A top secret White House document, surprisingly declassified, says the U.S. should seek “primacy” against rival China and promote ties with India.

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Chinese leader Xi Jinping invites then U.S. Vice President Joe Biden (L) to review an honour guard during a ceremony in Beijing, China, 18 August 2011. (EPA/LINTAO ZHANG / POOL)

Top secret usually means top secret — except when a departing U.S. administration tries to box its successor in by releasing something to the public more than 21 years early.

Such a sudden declassification occurred on January 5, when Donald Trump’s outgoing administration surprisingly revealed its U.S. Strategic Framework for the Indo-Pacific, something that was supposed to stay “secret” until the last day of 2042.

Marked “Secret//NOFORN” (meaning not to be seen by any “foreign national”), the 10-page document is a good mirror, showing how the United States sees its role in the world, how it looks at the other players in the region and how it sees China as a competitor, rival and even enemy.

Announcing the declassification of the strategy paper on January 13 — precisely one week before Joe Biden succeeded Trump as president — outgoing National Security Advisor Robert O’Brien said “the document is being released to communicate to the American people and to our allies and partners, the enduring commitment of the United States to keeping the Indo-Pacific region free and open long into the future.”

It’s no use trying to find the document on the White House website, where it was posted before Biden took office on January 20. The document has been taken off the website but can be found in an archive.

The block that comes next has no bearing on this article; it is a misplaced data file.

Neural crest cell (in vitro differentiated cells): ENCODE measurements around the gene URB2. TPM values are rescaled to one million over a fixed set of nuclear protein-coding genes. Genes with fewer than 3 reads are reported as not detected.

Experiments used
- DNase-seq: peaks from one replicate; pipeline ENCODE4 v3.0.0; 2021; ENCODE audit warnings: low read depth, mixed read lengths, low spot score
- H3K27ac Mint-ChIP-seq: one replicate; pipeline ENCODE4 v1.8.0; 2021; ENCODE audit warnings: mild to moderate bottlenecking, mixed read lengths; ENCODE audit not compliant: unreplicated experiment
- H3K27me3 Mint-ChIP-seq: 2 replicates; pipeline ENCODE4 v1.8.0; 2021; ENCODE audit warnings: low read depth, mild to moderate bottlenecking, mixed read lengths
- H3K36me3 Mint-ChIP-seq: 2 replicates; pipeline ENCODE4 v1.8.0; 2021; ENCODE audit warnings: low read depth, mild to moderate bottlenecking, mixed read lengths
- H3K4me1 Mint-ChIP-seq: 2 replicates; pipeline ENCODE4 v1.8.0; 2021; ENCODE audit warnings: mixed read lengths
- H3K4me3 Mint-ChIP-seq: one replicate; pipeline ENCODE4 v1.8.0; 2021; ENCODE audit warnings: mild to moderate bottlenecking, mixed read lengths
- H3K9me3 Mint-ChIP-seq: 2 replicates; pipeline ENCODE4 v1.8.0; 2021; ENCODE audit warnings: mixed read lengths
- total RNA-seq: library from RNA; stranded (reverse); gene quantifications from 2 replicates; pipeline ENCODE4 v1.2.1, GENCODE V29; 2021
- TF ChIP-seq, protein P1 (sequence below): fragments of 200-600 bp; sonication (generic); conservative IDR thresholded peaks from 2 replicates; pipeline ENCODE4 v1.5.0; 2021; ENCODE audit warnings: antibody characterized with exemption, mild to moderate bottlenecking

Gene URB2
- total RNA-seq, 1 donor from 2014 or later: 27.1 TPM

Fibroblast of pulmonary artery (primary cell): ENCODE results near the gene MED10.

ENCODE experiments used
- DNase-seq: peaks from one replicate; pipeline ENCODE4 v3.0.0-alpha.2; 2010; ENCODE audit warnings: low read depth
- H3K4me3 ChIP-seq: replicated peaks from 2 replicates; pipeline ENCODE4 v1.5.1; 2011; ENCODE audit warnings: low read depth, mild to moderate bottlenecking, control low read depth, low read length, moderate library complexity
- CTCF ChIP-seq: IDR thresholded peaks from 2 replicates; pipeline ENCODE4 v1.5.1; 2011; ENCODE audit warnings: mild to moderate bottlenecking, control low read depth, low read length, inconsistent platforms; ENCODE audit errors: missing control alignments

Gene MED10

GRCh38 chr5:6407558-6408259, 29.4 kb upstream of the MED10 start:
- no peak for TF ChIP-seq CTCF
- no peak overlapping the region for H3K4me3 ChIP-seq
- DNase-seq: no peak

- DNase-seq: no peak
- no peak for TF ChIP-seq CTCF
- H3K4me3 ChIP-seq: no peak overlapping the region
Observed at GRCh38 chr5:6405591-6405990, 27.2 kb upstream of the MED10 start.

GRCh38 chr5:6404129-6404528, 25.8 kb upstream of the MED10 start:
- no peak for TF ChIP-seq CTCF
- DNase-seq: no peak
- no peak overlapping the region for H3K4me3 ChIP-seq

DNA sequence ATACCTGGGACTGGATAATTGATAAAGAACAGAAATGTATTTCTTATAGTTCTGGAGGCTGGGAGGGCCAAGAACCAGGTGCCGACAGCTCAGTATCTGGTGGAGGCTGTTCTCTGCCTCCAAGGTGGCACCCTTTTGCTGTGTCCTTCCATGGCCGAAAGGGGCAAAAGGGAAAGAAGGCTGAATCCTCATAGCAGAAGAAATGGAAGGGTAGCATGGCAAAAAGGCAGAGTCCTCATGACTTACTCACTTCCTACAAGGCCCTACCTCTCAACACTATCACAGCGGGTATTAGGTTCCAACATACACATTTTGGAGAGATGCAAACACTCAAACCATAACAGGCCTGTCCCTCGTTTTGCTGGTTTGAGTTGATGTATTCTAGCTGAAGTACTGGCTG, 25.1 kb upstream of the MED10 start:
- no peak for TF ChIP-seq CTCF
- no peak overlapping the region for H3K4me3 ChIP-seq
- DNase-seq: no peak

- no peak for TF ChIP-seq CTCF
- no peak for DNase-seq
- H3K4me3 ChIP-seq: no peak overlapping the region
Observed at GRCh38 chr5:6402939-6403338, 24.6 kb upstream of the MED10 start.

U.S. should keep its ‘strategic primacy’ in Asia-Pacific, the document says.

The new Biden administration can craft its own course, although it is clear the preceding regime took the very unusual step of declassifying the document in an effort to keep American strategy consistent.

Biden will have to find his own measure of China, but in the early days his administration has set out tough lines on key issues, including China’s treatment of the Uighur population of Xinjiang in the far west of China, and on the security of Taiwan, the self-governing island off China’s southern coast that Beijing claims as its own.

Asia remains a key playground for the United States. In its first lines, the document declares that the United States should keep its “strategic primacy” in Asia-Pacific.

This is in stark contrast to China’s own view, which it repeatedly frames as being part of a historical pull to a multi-polar world, where there are not one or two superpowers vying for a crown, but many powerful nations each having its own influences.

Washington sees itself as the capital of an Asian-Pacific nation. Although it is thousands of miles from the Asian continent, its long Pacific coastline gives it a stake in the game.

U.S. sees China as a rival.

The United States clearly wants to encircle China and promote India. It sees China as an economic, military and strategic rival. The report asserts an explicit objective to deter China from using military force against the United States and its allies, “and develop the capabilities and concepts to defeat Chinese actions across the spectrum of conflict.”

With flashpoints in Taiwan, the South China Sea and in North Korea with its nuclear ambitions, the potential for skirmishes, if not outright conflict, is there. A key challenge for the Biden administration will be whether it can use diplomacy to advance its interests despite this bellicose strategic review putting down a strong marker.